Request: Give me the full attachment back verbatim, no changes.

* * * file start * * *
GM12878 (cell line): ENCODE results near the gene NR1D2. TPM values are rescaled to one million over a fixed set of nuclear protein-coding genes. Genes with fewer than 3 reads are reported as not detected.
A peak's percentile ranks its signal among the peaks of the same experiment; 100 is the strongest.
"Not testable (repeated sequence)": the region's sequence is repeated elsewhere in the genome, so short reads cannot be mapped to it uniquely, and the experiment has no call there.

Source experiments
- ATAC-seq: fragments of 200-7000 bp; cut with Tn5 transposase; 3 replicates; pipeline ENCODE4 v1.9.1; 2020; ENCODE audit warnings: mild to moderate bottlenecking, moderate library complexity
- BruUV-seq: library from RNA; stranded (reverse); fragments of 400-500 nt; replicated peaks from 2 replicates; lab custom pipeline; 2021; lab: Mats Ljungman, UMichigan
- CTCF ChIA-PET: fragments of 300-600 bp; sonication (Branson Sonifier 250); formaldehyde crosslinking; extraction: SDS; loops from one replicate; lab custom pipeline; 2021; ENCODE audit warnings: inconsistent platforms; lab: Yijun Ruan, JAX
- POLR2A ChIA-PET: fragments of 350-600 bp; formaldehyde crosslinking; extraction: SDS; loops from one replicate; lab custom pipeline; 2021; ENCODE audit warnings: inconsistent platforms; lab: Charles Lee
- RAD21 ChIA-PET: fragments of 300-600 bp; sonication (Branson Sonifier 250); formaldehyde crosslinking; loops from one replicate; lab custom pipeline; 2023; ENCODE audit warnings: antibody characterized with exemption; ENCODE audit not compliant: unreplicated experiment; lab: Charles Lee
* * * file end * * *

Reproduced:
GM12878 (cell line): ENCODE results near the gene NR1D2. TPM values are rescaled to one million over a fixed set of nuclear protein-coding genes. Genes with fewer than 3 reads are reported as not detected.
A peak's percentile ranks its signal among the peaks of the same experiment; 100 is the strongest.
"Not testable (repeated sequence)": the region's sequence is repeated elsewhere in the genome, so short reads cannot be mapped to it uniquely, and the experiment has no call there.

Source experiments
- ATAC-seq: fragments of 200-7000 bp; cut with Tn5 transposase; 3 replicates; pipeline ENCODE4 v1.9.1; 2020; ENCODE audit warnings: mild to moderate bottlenecking, moderate library complexity
- BruUV-seq: library from RNA; stranded (reverse); fragments of 400-500 nt; replicated peaks from 2 replicates; lab custom pipeline; 2021; lab: Mats Ljungman, UMichigan
- CTCF ChIA-PET: fragments of 300-600 bp; sonication (Branson Sonifier 250); formaldehyde crosslinking; extraction: SDS; loops from one replicate; lab custom pipeline; 2021; ENCODE audit warnings: inconsistent platforms; lab: Yijun Ruan, JAX
- POLR2A ChIA-PET: fragments of 350-600 bp; formaldehyde crosslinking; extraction: SDS; loops from one replicate; lab custom pipeline; 2021; ENCODE audit warnings: inconsistent platforms; lab: Charles Lee
- RAD21 ChIA-PET: fragments of 300-600 bp; sonication (Branson Sonifier 250); formaldehyde crosslinking; loops from one replicate; lab custom pipeline; 2023; ENCODE audit warnings: antibody characterized with exemption; ENCODE audit not compliant: unreplicated experiment; lab: Charles Lee